You talked a little bit there about the different transition methods. Companies have a choice between using the full or modified retrospective transition method when adopting. So what are the pros and cons of those methods and has one proven so far to be more successful?
[Peters] I don't know if we would say successful per se as compared to popular. From the company's perspective, probably the modified would be more successful in that it was a lot easier to implement from the investor side. Obviously they would look at the full retrospective because it did give them a much better picture. And, in the end, if you think about it, the full retrospective requires a restatement. And anytime you hear the term restatement it automatically sets off the alarm bell for a lot of people, when in reality it just has to be done to implement that particular transition method.
Now you mentioned this a little earlier and obviously for a lot of CPAs and CPA firms, lease accounting and revenue recognition, they've been seen as these two big obstacles that are down there on the horizon. How does the fact that implementation of the lease accounting standard will follow pretty quickly on revenue recognition's heels effect the need to get going on this implementation of rev rec, but also the frustration some companies are feeling as they go through the process.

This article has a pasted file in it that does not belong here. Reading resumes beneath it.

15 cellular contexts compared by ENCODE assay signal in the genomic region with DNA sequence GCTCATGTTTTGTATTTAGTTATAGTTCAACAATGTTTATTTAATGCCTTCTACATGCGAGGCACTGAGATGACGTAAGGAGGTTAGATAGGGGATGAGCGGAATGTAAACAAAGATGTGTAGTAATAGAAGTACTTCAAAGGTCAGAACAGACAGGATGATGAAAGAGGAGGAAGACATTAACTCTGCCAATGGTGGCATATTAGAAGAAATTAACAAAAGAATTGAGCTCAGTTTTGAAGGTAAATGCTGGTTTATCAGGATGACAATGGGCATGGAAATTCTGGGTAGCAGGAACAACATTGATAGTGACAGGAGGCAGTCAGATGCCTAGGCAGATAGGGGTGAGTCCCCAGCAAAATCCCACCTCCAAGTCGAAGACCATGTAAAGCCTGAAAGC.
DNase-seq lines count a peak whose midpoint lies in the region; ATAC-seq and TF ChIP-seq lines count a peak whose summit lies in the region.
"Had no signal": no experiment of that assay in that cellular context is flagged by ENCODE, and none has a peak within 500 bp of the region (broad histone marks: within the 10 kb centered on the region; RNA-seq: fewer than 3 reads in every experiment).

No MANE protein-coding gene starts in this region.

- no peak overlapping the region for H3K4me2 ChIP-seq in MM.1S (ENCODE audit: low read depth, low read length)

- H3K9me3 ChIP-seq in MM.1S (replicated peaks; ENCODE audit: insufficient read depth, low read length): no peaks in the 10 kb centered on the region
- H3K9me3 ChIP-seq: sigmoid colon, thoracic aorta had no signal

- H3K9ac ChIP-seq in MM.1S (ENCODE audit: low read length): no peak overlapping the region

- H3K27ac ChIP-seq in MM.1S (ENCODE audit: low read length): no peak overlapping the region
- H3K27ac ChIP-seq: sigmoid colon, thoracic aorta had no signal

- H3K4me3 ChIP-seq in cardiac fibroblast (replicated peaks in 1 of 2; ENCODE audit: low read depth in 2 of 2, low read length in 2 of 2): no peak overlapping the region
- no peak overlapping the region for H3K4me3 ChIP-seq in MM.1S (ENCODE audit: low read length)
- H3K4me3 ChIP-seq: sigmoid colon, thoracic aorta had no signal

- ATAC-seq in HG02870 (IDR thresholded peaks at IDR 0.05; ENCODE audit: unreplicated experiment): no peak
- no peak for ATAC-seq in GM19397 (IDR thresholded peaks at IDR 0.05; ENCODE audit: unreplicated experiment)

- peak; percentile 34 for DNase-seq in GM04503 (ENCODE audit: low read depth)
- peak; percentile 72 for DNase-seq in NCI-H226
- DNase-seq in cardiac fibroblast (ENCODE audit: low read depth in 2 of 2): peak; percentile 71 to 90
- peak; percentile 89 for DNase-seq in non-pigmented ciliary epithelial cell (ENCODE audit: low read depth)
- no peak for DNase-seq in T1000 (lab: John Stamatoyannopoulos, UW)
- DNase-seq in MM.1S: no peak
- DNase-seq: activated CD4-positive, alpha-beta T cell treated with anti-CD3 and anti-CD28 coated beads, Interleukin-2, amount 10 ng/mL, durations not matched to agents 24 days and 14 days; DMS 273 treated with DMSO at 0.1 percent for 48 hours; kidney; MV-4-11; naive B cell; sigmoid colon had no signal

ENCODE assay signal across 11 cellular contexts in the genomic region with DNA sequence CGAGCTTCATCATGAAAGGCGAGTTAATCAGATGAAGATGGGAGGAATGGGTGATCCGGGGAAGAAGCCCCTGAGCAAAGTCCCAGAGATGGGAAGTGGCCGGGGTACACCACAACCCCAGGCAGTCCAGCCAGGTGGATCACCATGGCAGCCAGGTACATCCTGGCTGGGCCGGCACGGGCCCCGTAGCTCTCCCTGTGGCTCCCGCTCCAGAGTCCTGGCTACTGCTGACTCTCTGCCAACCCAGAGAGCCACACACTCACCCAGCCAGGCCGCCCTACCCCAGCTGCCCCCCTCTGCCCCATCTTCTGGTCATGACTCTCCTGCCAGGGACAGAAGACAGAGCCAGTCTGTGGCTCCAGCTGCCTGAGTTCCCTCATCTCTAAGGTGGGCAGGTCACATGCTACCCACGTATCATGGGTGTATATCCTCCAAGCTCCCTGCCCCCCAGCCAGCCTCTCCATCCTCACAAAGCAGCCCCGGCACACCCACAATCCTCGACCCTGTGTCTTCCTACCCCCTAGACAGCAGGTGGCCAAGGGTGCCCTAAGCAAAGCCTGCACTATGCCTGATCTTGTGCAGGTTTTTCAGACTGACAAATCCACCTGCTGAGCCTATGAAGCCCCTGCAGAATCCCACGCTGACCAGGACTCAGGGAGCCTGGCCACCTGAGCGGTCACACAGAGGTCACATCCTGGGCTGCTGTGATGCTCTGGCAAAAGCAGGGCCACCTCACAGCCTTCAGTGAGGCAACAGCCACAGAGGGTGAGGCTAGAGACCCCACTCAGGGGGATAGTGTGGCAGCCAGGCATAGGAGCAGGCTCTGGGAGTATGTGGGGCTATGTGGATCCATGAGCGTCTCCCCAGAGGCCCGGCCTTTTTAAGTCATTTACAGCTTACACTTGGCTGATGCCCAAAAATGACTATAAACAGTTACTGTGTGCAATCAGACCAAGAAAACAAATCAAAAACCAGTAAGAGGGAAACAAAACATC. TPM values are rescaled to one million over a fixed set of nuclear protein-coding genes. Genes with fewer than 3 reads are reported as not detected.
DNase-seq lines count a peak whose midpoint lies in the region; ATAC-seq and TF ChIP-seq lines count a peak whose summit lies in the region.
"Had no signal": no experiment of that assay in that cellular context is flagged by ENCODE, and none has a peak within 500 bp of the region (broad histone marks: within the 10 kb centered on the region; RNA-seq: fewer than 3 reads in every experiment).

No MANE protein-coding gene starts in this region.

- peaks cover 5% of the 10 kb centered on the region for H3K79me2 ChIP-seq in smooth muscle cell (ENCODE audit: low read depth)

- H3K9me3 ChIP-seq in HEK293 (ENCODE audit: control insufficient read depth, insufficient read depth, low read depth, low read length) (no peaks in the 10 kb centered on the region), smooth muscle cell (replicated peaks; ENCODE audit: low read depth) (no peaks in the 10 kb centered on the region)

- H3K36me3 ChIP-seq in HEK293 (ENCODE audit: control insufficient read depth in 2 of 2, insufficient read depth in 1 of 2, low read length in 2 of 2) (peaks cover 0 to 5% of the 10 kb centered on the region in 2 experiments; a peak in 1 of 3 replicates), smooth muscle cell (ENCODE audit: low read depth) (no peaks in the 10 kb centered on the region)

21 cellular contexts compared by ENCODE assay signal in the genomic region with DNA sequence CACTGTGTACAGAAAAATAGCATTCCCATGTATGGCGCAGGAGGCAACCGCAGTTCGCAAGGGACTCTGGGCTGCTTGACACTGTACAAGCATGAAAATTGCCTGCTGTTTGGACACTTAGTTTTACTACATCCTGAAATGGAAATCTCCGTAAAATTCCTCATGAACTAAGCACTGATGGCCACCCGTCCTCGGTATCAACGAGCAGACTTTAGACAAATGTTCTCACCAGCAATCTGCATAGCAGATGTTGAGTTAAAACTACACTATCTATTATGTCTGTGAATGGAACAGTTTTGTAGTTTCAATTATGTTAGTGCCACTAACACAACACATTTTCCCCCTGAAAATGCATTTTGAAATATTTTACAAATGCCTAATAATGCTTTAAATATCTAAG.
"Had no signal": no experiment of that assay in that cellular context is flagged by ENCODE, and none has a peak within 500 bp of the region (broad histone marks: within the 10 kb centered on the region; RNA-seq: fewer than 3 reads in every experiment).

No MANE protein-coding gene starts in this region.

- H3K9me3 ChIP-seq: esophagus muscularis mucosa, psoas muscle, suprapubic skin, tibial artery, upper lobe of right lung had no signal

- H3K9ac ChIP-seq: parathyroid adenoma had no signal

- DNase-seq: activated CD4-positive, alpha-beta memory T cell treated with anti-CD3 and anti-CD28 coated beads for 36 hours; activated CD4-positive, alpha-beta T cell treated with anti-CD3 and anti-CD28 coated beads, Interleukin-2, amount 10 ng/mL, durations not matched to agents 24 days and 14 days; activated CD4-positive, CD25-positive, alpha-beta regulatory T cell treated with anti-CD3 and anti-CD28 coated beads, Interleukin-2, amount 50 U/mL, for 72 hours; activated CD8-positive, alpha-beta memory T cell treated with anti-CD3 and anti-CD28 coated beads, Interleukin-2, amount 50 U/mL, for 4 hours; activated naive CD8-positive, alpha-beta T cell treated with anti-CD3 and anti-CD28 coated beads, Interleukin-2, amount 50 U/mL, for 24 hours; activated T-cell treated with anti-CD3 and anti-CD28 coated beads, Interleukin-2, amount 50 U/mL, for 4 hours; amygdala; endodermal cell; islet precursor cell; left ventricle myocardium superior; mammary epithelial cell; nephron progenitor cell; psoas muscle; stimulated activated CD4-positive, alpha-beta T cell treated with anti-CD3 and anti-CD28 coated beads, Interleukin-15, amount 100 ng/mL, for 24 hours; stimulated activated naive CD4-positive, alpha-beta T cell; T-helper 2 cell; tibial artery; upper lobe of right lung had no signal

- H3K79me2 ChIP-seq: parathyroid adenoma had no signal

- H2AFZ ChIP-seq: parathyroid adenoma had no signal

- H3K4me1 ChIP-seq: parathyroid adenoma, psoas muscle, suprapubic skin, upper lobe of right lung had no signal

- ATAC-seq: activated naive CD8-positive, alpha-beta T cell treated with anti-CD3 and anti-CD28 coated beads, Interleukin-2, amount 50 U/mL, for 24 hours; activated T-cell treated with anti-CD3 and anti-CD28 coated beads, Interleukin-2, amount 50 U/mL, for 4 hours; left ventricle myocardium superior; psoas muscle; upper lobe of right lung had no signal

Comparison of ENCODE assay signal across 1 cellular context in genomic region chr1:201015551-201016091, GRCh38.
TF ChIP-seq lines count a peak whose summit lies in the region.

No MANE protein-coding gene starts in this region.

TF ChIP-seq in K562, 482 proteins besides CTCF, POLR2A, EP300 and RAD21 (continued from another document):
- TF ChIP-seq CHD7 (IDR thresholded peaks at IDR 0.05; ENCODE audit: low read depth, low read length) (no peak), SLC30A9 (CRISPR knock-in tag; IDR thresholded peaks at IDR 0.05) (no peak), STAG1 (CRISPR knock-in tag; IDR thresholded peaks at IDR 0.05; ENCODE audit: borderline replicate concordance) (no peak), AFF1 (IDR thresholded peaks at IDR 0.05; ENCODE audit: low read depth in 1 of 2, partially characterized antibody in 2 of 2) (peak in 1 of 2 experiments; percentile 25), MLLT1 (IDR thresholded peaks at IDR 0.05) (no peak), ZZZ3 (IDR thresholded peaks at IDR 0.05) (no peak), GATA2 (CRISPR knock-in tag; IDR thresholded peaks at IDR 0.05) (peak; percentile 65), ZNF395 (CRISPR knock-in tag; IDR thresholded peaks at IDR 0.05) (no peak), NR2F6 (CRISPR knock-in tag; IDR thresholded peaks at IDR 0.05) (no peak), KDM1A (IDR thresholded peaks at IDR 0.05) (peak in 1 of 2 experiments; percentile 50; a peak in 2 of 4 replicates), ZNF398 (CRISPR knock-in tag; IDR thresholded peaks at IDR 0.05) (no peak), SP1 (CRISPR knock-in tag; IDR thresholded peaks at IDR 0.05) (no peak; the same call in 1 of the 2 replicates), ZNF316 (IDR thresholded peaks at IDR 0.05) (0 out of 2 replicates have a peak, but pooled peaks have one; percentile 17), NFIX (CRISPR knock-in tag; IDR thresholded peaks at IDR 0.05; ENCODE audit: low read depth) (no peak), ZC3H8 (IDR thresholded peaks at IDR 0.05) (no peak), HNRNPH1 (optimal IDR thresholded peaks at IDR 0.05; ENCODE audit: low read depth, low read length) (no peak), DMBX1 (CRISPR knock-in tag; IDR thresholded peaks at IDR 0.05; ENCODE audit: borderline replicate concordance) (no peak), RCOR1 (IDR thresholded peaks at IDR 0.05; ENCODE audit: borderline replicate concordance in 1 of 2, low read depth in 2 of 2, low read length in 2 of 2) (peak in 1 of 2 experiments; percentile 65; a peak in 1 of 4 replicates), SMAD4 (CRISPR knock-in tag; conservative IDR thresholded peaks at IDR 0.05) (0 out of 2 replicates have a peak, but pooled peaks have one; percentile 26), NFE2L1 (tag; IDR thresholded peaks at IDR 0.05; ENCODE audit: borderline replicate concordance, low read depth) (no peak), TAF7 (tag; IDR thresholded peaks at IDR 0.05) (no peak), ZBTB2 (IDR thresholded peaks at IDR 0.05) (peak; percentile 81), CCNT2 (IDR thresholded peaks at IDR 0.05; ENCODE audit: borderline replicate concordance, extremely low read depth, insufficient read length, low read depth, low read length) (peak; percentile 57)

[Peters] A lot of companies feel very frustrated by it just because it's really back-to-back. If you look at it the way FASB had set it up. It's very difficult from an expense standpoint. I mean, you've just gone through expenses you had to do to implement rev rec. You had to work with your auditors. You may have had an advisory company come in and help as well, and now you're doing the whole thing over again. If we really think about it, this has been going on probably for a year, maybe a year and a half prior to the implementation where they really had to do the planning. Then there's other companies that may have really complicated leases. They may even have a tougher time as far as trying to navigate through those new transitions or the new standards.